Page:Metaphysics by Aristotle Ross 1908 (deannotated).djvu/44

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And in general the arguments for the Forms destroy the things for whose existence those who maintain the Forms are more anxious than for the existence of the Ideas; for it follows that not the dyad[1] but number is first, i. e. that the relative is prior to the absolute,[2]—besides all the other points on which certain people by following out the opinions held about the Ideas have come into conflict with the principles of the theory.

Further, according to the assumption on which our belief in the Ideas rests, there will be Forms not only of substances but also of many other things (for the concept is single not only in the case of substances but also in the other cases, and there are sciences not only of substance but also of other things, and a thousand other such conclusions also follow). But according to the necessities of the case and the opinions held about the Forms, if they can be shared there must be Ideas of substances only. For they are not shared incidentally, but a thing must share in its Form as in something not predicated of a subject (e. g. if a thing shares in 'double itself', it shares also in 'eternal', but incidentally; for 'eternal' happens to be predicable of the 'double'). Therefore the Forms will be substance; and the same terms indicate substance in this and in the ideal world (or what will be the meaning of saying that there is something apart from the particulars—the one over many?).[3] And if the Ideas and the particulars that share them have the same Form, there will be something common to these; for why should '2' be one and the same in the perishable 2's or in those which are many but eternal, and not the same in the '2 itself' as in the particular 2? But if they have not the same Form, they must have only the name in common, and it is as if one were to call both Callias and a wooden image a 'man', without observing any community between them.[4]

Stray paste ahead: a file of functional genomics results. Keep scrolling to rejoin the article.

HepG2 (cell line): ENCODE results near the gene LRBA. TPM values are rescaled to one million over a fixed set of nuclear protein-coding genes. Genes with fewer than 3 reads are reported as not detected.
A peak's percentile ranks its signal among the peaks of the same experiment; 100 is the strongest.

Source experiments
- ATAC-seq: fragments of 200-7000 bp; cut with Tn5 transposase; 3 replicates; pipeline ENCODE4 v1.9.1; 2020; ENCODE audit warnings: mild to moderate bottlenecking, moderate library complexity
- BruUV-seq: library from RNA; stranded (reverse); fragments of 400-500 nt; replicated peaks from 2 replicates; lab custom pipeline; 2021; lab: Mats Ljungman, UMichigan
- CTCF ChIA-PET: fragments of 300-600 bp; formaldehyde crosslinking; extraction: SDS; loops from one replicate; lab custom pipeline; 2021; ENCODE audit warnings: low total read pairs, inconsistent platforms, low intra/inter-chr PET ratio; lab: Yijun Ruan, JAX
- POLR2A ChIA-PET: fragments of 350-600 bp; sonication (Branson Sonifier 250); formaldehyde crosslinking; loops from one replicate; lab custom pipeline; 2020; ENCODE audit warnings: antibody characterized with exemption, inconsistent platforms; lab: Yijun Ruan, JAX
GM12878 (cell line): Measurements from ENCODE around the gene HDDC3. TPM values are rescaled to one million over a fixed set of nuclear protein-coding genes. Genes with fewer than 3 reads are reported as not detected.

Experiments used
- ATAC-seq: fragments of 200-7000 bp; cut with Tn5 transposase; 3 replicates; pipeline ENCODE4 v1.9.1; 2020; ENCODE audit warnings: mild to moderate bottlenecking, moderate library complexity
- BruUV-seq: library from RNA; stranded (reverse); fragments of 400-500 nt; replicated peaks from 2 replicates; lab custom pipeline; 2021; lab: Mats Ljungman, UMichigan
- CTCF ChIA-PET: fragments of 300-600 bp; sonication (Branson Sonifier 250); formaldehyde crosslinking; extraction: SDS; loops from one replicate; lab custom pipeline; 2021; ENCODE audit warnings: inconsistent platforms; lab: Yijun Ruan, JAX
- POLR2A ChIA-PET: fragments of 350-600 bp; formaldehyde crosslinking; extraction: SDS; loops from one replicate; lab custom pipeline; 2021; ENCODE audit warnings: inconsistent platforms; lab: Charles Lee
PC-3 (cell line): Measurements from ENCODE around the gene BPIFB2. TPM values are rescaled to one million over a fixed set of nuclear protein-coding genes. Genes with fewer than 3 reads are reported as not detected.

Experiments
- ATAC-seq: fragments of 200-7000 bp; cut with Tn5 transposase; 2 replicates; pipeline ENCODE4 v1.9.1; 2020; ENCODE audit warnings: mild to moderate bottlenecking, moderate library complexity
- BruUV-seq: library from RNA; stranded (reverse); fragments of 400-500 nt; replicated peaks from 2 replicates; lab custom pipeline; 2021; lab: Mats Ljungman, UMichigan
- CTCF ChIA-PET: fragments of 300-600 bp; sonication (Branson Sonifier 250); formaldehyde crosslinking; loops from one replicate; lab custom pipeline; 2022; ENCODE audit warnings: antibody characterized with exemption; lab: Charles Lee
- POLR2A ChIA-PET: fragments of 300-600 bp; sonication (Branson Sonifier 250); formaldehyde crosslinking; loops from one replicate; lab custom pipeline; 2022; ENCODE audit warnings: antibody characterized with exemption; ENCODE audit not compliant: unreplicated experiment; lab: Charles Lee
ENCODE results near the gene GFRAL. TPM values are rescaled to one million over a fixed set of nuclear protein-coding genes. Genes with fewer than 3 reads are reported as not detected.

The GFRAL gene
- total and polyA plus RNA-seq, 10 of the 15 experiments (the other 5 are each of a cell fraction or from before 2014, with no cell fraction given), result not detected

1. Sc. the 'indefinite 2' which Plato held to be one of the first principles of number.
  2. i. e. number, which is relative, is prior to the indefinite 2, which Plato held to be an absolute first principle.
  3. This seems to be an enthymeme, the conclusion to be supplied being that the Forms, since they are substances, must be of substances.
  4. With 990a34-991b8 cf. m. 1078b32-1079b3.